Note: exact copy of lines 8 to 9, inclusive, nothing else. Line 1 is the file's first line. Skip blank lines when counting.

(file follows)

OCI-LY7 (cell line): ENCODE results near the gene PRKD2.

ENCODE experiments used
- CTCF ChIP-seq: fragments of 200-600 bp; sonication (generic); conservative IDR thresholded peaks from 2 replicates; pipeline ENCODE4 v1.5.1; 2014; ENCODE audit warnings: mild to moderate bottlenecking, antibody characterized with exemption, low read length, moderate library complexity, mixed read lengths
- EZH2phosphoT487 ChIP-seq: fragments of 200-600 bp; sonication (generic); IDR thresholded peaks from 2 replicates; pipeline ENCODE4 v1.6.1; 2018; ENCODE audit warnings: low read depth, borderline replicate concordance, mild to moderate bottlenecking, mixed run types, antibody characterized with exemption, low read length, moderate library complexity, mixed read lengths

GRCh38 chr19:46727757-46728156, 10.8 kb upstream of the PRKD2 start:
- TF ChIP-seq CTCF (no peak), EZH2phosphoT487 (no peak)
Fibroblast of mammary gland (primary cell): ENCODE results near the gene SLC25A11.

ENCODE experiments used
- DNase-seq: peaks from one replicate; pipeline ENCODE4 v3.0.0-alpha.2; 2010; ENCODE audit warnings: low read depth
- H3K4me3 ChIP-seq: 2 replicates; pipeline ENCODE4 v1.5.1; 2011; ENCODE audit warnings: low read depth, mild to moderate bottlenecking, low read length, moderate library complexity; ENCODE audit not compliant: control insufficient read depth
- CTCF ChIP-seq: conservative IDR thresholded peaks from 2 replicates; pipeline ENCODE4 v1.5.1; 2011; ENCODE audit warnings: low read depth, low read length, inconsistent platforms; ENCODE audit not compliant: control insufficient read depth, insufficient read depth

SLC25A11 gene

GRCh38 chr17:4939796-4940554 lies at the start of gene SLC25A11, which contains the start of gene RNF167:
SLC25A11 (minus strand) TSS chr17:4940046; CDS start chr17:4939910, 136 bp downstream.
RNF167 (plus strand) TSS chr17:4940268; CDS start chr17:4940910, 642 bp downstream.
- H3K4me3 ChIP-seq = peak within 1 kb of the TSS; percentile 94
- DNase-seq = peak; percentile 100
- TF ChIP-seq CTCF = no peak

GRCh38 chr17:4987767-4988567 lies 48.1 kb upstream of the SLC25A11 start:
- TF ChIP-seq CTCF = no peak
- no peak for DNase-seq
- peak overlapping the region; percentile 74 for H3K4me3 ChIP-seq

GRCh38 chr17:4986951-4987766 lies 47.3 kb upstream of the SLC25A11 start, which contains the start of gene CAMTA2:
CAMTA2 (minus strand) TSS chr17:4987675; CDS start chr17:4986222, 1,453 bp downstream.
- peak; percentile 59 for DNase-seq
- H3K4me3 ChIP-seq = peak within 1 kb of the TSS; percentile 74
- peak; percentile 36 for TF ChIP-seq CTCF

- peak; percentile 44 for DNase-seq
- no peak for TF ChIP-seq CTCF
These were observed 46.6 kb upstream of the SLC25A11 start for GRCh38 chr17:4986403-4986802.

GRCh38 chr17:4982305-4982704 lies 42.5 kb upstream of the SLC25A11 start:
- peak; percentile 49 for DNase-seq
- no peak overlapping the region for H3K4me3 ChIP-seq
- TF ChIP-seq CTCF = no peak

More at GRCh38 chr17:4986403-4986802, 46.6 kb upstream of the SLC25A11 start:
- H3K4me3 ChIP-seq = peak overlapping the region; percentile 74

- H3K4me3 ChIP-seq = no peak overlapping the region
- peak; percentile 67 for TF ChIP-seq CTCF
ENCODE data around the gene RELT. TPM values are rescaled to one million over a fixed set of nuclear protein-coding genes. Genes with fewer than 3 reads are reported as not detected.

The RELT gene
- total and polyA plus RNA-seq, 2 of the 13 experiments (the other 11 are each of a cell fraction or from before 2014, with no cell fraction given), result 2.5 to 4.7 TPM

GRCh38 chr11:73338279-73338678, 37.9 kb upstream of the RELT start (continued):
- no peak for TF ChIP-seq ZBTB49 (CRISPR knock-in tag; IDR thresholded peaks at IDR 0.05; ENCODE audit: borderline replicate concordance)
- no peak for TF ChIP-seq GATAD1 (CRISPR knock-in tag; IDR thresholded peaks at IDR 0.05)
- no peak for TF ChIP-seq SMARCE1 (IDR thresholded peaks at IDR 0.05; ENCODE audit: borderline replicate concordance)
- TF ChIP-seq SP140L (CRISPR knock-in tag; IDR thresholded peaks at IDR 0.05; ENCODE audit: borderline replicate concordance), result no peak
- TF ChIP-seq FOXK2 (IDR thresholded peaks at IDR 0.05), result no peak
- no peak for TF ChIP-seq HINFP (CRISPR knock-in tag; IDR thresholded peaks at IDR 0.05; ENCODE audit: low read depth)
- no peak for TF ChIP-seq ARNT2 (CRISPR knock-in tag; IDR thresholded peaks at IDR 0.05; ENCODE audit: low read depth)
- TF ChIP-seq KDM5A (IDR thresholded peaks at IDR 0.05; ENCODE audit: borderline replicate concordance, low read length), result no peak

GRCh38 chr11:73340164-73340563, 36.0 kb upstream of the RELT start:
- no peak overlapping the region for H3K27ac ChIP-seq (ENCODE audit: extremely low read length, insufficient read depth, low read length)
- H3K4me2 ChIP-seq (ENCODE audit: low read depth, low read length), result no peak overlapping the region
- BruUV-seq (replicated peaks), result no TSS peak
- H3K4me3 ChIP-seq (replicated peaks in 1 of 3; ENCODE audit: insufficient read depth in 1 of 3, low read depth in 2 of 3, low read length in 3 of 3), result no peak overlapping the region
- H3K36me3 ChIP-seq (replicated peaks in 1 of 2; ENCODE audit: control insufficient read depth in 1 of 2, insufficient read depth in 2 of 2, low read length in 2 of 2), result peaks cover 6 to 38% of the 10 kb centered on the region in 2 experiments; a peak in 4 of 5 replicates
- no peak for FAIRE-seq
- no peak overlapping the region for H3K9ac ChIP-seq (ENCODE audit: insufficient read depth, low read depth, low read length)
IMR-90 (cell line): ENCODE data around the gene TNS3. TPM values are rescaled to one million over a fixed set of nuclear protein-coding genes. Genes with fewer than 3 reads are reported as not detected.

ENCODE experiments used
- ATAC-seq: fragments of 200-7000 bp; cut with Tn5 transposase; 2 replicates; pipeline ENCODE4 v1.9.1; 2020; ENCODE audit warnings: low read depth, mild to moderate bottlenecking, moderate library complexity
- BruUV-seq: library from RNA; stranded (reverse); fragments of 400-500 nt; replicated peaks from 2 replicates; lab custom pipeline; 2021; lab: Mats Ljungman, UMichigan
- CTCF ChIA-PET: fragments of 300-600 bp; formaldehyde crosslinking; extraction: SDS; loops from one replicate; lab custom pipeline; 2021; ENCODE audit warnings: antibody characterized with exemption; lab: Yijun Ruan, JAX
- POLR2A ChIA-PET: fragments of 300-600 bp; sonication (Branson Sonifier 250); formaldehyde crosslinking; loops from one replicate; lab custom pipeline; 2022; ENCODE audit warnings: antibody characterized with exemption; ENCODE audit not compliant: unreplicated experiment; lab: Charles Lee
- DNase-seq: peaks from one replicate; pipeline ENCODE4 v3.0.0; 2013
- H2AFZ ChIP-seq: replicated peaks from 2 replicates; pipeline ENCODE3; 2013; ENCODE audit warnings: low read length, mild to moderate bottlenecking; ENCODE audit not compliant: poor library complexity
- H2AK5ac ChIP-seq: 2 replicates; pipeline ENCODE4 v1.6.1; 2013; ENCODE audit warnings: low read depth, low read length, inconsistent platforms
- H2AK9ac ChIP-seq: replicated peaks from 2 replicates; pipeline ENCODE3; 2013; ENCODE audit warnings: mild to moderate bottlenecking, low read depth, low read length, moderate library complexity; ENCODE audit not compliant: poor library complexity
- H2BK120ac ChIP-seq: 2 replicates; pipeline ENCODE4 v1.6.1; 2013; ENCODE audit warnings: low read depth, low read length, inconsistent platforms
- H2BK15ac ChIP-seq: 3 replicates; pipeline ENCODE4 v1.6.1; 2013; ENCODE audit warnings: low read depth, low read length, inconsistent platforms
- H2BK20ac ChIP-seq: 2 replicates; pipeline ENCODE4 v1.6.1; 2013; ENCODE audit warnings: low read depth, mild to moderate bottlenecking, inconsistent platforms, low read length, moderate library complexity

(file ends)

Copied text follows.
ENCODE experiments used
- DNase-seq: peaks from one replicate; pipeline ENCODE4 v3.0.0-alpha.2; 2010; ENCODE audit warnings: low read depth